One approach may be to write separate functions. That’s how everything is broken out at the C++ level. There’s a Euclidean diagonal metric version of NUTS with adaptation and a completely separate function without, and they both allow you to throw away some initial set of draws. We may go that way if we really do need to support this edge case. I’d really like to avoid the kind of tangled set of argument dependencies we’d get with an adapt-engaged argument.


Thanks for commenting, by the way. We really appreciate hearing about how people are using Stan. It’s super helpful for design going forward.

We never supported the full cross-product of possibilities for sampling. We do allow unit metrics with adapted step sizes, but we don’t allow other constant mass matrices with adapted step sizes.

I’ve also been lobbying for getting rid of the fixed unit metrics in favor of just turning adaptation off. That will lose the unit metric plus adapt step size option we currently provide.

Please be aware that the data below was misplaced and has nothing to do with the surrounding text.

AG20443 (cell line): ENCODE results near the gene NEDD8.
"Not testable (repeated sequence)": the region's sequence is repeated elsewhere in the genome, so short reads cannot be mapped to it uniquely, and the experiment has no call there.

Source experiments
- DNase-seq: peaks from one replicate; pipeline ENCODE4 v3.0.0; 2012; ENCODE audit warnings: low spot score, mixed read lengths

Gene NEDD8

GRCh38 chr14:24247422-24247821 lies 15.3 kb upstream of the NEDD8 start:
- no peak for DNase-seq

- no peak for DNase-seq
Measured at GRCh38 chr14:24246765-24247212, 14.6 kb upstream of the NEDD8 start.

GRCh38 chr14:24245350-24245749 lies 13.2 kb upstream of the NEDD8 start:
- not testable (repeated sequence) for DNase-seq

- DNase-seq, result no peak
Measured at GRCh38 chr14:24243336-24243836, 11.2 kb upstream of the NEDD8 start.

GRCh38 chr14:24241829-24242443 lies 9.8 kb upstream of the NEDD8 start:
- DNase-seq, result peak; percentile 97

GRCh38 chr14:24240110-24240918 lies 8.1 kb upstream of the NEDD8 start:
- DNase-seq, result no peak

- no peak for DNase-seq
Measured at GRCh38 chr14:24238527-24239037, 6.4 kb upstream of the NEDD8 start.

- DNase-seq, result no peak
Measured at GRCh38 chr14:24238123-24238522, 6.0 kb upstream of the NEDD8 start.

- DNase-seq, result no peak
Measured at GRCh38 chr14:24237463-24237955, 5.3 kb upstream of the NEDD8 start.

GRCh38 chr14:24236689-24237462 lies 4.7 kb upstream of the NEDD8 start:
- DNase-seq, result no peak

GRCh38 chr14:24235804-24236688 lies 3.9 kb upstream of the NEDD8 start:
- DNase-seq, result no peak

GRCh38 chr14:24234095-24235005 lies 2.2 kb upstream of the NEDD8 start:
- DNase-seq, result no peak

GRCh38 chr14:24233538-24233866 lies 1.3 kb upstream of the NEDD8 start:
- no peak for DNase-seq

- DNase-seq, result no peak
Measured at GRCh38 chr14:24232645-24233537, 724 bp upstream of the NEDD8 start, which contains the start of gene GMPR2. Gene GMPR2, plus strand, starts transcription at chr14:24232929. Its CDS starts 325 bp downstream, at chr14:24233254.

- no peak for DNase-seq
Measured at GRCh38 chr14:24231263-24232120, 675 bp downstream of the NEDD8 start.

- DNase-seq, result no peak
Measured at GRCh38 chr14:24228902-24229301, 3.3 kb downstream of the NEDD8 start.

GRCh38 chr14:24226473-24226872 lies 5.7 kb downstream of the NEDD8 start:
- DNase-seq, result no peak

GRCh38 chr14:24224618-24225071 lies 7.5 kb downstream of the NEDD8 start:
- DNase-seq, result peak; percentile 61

Right, that makes sense, but I think warmup=0 wouldn’t work (at least in previous versions of I think PyStan), not sure why but it wouldn’t actually sample (maybe the step/mass matrix were too far off, but I think it was something else that broke). That (plus not being able to supply a step size and mass matrix) is the reason I started using CmdStan, in fact.

Not really. I just would like to be able to turn off adaptation and provide a fixed step size and mass matrix. I don’t think you have to support the entire cross-product, but it looked like some things were only possible with CmdStan.

I think it’s important to point out the importance of adaptation (like you did) and not make it “too easy” to run Stan without it (as opposed to MH, for there is no conceptual difference between burn-in and sampling phase if scale is tuned throughout). Most times CmdStan will do the job, but R/Python data frames are a lot more convenient for data processing than shell scripts, so I guess most people, myself included, will be happy to restrict bash to a minimum.